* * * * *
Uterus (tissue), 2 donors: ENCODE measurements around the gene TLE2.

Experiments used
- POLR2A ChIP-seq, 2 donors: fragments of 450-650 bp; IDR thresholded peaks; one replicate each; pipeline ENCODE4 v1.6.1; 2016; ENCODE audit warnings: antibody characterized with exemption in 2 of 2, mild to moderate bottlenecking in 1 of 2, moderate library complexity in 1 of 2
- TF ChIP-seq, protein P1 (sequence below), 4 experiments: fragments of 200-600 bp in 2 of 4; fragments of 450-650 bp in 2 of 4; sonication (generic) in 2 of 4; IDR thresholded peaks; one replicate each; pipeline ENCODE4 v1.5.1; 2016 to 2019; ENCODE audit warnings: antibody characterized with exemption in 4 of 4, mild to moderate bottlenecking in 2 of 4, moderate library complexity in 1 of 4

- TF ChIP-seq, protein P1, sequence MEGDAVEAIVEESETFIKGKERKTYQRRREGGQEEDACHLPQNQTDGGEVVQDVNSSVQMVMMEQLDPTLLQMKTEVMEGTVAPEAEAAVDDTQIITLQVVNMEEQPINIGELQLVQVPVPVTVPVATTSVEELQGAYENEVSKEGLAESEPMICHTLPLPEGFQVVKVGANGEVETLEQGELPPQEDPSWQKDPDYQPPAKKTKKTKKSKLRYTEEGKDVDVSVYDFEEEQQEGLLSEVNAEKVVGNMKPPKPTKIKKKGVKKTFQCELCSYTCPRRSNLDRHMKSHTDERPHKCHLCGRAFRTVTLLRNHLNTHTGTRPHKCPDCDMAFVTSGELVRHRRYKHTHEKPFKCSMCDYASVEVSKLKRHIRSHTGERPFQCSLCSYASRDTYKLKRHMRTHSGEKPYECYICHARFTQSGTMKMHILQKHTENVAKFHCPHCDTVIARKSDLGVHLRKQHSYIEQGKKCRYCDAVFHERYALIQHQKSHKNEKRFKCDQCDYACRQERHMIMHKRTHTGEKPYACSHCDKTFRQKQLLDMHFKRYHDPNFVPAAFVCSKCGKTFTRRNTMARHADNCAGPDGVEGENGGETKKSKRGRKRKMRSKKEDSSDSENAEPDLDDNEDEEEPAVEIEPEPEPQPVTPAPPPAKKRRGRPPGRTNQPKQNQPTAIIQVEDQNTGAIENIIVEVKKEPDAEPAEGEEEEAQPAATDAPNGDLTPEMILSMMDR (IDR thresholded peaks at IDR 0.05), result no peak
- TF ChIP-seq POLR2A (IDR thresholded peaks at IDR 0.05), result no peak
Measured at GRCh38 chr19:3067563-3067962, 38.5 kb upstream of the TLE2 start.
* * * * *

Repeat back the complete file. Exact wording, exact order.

Uterus (tissue), 2 donors: ENCODE measurements around the gene TLE2.

Experiments used
- POLR2A ChIP-seq, 2 donors: fragments of 450-650 bp; IDR thresholded peaks; one replicate each; pipeline ENCODE4 v1.6.1; 2016; ENCODE audit warnings: antibody characterized with exemption in 2 of 2, mild to moderate bottlenecking in 1 of 2, moderate library complexity in 1 of 2
- TF ChIP-seq, protein P1 (sequence below), 4 experiments: fragments of 200-600 bp in 2 of 4; fragments of 450-650 bp in 2 of 4; sonication (generic) in 2 of 4; IDR thresholded peaks; one replicate each; pipeline ENCODE4 v1.5.1; 2016 to 2019; ENCODE audit warnings: antibody characterized with exemption in 4 of 4, mild to moderate bottlenecking in 2 of 4, moderate library complexity in 1 of 4

- TF ChIP-seq, protein P1, sequence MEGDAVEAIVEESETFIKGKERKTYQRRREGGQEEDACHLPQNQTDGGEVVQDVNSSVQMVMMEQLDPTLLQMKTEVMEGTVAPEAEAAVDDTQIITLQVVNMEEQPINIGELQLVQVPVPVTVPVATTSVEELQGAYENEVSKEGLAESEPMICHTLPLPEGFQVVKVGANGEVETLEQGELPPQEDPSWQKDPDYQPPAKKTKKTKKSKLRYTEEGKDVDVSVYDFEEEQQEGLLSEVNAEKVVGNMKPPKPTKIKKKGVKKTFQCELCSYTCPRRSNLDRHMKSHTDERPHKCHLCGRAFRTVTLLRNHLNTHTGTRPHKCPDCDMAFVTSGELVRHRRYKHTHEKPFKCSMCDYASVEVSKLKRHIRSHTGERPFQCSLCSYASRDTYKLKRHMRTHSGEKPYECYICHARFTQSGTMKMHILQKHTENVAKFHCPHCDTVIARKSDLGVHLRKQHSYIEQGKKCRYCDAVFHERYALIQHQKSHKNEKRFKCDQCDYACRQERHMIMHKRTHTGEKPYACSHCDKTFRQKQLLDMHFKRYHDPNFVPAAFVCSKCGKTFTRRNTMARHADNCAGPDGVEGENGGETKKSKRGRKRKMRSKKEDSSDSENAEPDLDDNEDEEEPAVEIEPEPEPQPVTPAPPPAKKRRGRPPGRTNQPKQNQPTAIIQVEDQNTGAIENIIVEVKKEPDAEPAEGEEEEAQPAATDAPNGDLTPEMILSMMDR (IDR thresholded peaks at IDR 0.05), result no peak
- TF ChIP-seq POLR2A (IDR thresholded peaks at IDR 0.05), result no peak
Measured at GRCh38 chr19:3067563-3067962, 38.5 kb upstream of the TLE2 start.